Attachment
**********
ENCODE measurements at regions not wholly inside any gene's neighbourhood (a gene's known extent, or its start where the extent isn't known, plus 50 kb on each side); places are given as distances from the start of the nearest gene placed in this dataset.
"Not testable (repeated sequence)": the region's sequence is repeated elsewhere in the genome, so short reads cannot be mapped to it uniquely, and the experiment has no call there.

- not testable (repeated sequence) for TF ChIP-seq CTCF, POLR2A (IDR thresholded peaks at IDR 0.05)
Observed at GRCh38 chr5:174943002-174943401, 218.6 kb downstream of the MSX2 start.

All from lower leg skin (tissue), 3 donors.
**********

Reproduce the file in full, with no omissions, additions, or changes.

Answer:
ENCODE measurements at regions not wholly inside any gene's neighbourhood (a gene's known extent, or its start where the extent isn't known, plus 50 kb on each side); places are given as distances from the start of the nearest gene placed in this dataset.
"Not testable (repeated sequence)": the region's sequence is repeated elsewhere in the genome, so short reads cannot be mapped to it uniquely, and the experiment has no call there.

- not testable (repeated sequence) for TF ChIP-seq CTCF, POLR2A (IDR thresholded peaks at IDR 0.05)
Observed at GRCh38 chr5:174943002-174943401, 218.6 kb downstream of the MSX2 start.

All from lower leg skin (tissue), 3 donors.